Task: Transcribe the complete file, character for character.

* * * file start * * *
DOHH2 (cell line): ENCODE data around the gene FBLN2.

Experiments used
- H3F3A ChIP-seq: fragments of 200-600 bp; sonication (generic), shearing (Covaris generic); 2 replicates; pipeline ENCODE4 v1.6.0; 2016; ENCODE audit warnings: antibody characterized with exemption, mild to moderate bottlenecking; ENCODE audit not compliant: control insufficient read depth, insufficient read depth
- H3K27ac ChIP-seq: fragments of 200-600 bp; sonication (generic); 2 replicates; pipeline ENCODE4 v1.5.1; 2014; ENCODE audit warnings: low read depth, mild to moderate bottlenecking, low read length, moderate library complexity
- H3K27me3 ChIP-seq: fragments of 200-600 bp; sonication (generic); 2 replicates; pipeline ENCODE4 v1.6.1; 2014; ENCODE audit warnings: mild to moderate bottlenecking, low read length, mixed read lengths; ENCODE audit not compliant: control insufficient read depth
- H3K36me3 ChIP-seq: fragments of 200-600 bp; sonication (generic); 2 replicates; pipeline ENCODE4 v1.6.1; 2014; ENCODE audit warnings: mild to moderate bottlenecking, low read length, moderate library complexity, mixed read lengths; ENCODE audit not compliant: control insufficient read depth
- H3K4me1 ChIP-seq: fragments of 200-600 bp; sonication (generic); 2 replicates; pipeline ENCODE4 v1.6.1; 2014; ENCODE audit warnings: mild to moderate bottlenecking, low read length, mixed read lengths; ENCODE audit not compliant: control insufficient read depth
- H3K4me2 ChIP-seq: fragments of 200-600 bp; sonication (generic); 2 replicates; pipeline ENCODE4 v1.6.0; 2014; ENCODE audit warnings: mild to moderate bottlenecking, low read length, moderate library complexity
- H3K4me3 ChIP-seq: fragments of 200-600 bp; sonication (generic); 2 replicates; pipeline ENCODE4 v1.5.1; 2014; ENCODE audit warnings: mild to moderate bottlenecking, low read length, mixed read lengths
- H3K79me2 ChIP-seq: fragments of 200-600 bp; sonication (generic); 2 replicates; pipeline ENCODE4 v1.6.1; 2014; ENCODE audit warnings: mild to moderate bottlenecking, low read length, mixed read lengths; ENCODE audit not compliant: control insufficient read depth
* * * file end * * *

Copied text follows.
DOHH2 (cell line): ENCODE data around the gene FBLN2.

Experiments used
- H3F3A ChIP-seq: fragments of 200-600 bp; sonication (generic), shearing (Covaris generic); 2 replicates; pipeline ENCODE4 v1.6.0; 2016; ENCODE audit warnings: antibody characterized with exemption, mild to moderate bottlenecking; ENCODE audit not compliant: control insufficient read depth, insufficient read depth
- H3K27ac ChIP-seq: fragments of 200-600 bp; sonication (generic); 2 replicates; pipeline ENCODE4 v1.5.1; 2014; ENCODE audit warnings: low read depth, mild to moderate bottlenecking, low read length, moderate library complexity
- H3K27me3 ChIP-seq: fragments of 200-600 bp; sonication (generic); 2 replicates; pipeline ENCODE4 v1.6.1; 2014; ENCODE audit warnings: mild to moderate bottlenecking, low read length, mixed read lengths; ENCODE audit not compliant: control insufficient read depth
- H3K36me3 ChIP-seq: fragments of 200-600 bp; sonication (generic); 2 replicates; pipeline ENCODE4 v1.6.1; 2014; ENCODE audit warnings: mild to moderate bottlenecking, low read length, moderate library complexity, mixed read lengths; ENCODE audit not compliant: control insufficient read depth
- H3K4me1 ChIP-seq: fragments of 200-600 bp; sonication (generic); 2 replicates; pipeline ENCODE4 v1.6.1; 2014; ENCODE audit warnings: mild to moderate bottlenecking, low read length, mixed read lengths; ENCODE audit not compliant: control insufficient read depth
- H3K4me2 ChIP-seq: fragments of 200-600 bp; sonication (generic); 2 replicates; pipeline ENCODE4 v1.6.0; 2014; ENCODE audit warnings: mild to moderate bottlenecking, low read length, moderate library complexity
- H3K4me3 ChIP-seq: fragments of 200-600 bp; sonication (generic); 2 replicates; pipeline ENCODE4 v1.5.1; 2014; ENCODE audit warnings: mild to moderate bottlenecking, low read length, mixed read lengths
- H3K79me2 ChIP-seq: fragments of 200-600 bp; sonication (generic); 2 replicates; pipeline ENCODE4 v1.6.1; 2014; ENCODE audit warnings: mild to moderate bottlenecking, low read length, mixed read lengths; ENCODE audit not compliant: control insufficient read depth